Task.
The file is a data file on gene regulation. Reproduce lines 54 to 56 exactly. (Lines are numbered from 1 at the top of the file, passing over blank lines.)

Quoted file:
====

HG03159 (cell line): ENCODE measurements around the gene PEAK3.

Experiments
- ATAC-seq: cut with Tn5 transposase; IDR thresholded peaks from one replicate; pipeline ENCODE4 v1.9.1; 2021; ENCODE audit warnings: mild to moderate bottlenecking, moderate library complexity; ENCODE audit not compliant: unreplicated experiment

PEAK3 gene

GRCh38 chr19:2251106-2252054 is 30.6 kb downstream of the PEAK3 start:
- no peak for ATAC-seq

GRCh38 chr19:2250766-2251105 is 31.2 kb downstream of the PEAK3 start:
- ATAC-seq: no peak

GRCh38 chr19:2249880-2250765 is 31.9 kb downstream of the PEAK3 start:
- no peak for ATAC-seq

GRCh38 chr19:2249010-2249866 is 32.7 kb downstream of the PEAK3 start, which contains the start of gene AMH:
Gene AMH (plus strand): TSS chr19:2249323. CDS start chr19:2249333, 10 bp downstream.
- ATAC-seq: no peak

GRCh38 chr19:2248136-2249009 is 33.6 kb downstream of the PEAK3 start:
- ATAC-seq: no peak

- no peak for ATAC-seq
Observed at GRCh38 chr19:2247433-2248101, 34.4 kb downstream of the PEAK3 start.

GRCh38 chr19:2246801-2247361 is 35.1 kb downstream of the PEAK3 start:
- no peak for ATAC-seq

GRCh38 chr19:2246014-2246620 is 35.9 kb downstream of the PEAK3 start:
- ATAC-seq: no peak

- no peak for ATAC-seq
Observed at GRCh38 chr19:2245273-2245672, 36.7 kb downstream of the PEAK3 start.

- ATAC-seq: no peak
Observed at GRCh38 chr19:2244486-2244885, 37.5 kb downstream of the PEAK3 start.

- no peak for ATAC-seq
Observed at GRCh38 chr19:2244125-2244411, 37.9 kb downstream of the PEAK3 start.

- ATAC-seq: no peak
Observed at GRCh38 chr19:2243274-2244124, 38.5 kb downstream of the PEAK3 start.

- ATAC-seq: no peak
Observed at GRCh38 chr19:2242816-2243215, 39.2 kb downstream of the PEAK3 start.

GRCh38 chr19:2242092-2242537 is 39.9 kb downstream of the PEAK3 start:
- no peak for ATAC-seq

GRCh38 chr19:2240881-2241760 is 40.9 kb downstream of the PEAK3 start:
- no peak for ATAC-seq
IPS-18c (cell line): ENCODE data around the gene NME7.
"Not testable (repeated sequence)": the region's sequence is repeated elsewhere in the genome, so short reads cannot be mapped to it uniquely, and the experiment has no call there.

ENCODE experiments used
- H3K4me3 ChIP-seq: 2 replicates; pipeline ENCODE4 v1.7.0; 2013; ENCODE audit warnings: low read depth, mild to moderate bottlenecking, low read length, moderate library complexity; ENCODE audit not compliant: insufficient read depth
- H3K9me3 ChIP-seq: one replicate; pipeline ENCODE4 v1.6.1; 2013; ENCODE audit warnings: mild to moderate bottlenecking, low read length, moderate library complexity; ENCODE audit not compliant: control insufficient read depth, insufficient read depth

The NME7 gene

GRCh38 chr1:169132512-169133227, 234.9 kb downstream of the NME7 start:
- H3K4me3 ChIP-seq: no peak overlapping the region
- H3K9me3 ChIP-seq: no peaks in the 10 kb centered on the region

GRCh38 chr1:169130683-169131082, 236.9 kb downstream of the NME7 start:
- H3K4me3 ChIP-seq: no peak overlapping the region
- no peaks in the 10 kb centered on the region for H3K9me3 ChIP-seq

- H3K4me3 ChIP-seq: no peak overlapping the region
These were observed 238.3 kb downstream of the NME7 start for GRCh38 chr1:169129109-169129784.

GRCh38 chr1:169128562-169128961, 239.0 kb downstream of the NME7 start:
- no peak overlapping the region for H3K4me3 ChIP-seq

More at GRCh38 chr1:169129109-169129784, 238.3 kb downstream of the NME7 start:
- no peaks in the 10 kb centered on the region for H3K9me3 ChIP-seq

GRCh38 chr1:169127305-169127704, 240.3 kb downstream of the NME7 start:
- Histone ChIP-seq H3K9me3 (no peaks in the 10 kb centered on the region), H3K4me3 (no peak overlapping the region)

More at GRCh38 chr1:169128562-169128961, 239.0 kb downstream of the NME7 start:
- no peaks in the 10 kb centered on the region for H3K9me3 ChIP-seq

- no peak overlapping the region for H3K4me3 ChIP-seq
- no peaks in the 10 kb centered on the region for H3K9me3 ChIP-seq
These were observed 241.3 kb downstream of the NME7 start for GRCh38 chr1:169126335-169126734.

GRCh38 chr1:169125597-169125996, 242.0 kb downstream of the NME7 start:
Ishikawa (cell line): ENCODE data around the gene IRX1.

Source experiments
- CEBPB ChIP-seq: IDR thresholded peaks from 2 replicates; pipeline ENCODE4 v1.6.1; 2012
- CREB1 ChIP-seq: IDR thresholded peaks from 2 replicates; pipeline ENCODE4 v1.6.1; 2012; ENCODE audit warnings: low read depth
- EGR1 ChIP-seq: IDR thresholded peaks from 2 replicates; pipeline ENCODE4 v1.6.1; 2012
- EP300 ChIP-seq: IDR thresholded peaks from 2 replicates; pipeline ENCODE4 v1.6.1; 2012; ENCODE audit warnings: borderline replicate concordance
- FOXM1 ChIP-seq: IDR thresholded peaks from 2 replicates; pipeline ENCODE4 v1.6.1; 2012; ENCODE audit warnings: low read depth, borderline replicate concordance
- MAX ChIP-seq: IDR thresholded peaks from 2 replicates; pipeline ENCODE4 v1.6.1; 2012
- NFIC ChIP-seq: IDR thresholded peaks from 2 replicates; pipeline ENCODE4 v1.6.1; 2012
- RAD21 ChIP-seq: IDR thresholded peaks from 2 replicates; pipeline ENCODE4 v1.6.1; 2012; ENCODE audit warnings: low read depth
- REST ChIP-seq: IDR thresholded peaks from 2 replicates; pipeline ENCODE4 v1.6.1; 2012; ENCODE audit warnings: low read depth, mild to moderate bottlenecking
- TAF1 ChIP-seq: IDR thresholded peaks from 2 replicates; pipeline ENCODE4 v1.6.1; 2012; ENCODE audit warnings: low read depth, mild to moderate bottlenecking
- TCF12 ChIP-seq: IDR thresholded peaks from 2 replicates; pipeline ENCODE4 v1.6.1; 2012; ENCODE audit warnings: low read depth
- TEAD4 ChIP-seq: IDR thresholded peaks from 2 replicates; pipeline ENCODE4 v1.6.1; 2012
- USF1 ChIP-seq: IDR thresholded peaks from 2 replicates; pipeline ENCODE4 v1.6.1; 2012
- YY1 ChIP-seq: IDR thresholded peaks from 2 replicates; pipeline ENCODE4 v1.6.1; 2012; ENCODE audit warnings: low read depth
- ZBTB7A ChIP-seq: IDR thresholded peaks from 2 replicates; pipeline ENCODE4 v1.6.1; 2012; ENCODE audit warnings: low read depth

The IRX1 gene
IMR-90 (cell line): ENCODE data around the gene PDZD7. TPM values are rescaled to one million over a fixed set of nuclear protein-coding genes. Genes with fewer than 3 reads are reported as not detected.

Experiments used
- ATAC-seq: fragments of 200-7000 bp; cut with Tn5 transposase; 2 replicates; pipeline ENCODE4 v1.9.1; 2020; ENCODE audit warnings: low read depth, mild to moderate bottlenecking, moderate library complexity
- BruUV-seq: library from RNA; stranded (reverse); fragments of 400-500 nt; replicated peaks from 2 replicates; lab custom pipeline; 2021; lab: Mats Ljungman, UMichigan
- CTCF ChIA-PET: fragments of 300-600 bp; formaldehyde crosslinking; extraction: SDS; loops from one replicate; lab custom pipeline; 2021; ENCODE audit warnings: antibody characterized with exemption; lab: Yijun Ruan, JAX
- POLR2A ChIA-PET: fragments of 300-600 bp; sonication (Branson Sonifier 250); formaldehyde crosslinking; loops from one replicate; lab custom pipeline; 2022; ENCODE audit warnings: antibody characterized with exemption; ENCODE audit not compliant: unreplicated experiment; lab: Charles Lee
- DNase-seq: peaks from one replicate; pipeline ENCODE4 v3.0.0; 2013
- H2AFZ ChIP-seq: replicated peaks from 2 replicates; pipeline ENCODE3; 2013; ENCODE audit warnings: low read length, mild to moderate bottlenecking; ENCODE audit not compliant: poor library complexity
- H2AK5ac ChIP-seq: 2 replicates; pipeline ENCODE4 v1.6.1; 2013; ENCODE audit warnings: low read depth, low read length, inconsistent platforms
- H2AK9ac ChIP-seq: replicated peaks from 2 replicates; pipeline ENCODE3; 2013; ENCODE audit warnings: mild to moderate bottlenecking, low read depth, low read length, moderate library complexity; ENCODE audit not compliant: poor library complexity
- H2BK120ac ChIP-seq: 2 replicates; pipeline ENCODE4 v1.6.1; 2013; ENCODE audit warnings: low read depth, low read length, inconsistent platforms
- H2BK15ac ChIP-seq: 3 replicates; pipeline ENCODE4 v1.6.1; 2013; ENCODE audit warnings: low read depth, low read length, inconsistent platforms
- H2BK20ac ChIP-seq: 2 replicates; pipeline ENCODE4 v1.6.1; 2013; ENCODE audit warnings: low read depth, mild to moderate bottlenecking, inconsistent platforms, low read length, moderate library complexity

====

GRCh38 chr1:169127305-169127704, 240.3 kb downstream of the NME7 start:
- Histone ChIP-seq H3K9me3 (no peaks in the 10 kb centered on the region), H3K4me3 (no peak overlapping the region)

More at GRCh38 chr1:169128562-169128961, 239.0 kb downstream of the NME7 start: